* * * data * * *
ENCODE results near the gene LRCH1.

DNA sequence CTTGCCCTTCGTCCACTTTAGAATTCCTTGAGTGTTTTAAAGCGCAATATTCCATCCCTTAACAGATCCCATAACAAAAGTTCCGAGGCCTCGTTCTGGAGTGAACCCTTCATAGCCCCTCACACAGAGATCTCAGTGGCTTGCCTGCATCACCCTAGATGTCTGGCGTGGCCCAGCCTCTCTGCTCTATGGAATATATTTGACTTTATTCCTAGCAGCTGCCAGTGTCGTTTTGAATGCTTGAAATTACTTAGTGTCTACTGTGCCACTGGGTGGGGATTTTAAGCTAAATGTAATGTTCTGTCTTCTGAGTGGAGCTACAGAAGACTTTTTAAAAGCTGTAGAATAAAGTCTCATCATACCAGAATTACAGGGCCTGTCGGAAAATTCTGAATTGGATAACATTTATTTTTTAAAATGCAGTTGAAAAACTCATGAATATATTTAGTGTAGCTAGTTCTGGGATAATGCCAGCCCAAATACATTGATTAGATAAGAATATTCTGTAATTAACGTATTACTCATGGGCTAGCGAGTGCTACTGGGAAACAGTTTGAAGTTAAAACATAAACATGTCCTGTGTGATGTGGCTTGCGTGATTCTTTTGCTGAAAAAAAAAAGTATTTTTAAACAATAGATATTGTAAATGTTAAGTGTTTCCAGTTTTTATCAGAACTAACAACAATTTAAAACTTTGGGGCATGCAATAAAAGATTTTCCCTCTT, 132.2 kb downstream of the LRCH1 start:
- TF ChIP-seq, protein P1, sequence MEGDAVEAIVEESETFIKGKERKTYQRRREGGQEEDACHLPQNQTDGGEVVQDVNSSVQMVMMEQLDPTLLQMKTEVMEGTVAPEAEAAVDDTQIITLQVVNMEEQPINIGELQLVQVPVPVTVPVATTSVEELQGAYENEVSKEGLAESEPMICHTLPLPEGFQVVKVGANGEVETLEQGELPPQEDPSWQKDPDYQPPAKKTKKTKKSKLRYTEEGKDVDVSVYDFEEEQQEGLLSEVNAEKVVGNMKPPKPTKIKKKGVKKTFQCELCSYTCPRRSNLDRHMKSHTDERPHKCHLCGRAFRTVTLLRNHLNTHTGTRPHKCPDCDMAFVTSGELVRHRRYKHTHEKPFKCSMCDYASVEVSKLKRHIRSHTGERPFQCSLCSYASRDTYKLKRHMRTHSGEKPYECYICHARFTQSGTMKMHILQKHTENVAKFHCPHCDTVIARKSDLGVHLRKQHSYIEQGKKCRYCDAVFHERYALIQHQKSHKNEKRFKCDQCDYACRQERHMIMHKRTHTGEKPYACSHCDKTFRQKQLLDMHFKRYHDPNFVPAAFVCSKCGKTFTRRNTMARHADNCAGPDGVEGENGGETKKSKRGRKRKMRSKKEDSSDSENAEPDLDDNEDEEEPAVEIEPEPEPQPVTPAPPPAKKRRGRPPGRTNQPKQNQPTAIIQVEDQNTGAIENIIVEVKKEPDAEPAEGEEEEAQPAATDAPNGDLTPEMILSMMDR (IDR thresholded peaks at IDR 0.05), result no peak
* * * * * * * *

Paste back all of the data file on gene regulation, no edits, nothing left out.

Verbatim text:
ENCODE results near the gene LRCH1.

DNA sequence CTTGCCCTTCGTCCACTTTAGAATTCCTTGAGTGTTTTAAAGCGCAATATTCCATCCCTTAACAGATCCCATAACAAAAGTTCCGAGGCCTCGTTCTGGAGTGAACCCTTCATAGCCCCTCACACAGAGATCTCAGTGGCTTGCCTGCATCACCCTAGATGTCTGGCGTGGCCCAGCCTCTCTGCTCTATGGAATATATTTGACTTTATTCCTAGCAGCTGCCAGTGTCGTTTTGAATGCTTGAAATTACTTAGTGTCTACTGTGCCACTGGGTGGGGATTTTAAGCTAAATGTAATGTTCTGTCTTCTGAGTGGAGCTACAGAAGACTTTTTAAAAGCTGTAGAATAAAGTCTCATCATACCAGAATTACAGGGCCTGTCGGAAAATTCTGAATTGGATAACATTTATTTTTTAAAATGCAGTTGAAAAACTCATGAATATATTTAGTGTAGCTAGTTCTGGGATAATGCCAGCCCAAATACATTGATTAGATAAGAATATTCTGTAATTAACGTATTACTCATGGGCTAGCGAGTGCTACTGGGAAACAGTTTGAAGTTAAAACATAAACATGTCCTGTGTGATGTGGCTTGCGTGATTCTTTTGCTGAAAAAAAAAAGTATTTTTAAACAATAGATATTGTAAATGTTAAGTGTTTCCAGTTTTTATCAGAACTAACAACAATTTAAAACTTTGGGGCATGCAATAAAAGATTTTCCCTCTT, 132.2 kb downstream of the LRCH1 start:
- TF ChIP-seq, protein P1, sequence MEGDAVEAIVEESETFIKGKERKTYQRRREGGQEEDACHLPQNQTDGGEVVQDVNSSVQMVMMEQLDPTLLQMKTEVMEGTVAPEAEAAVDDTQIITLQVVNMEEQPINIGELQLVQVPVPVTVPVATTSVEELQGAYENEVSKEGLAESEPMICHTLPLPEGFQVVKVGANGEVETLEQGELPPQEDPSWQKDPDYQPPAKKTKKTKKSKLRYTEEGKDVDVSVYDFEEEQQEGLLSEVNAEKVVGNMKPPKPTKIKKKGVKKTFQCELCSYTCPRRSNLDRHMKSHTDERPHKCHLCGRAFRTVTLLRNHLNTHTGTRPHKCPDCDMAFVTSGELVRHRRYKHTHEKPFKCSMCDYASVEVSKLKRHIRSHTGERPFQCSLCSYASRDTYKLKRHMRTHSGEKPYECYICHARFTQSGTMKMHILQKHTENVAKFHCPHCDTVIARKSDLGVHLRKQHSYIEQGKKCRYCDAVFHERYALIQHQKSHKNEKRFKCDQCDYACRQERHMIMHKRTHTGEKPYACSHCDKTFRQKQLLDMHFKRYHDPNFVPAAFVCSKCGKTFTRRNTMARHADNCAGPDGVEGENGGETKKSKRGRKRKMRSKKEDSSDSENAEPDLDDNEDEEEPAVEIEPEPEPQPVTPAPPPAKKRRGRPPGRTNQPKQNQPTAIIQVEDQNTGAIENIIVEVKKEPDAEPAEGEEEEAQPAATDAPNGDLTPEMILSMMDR (IDR thresholded peaks at IDR 0.05), result no peak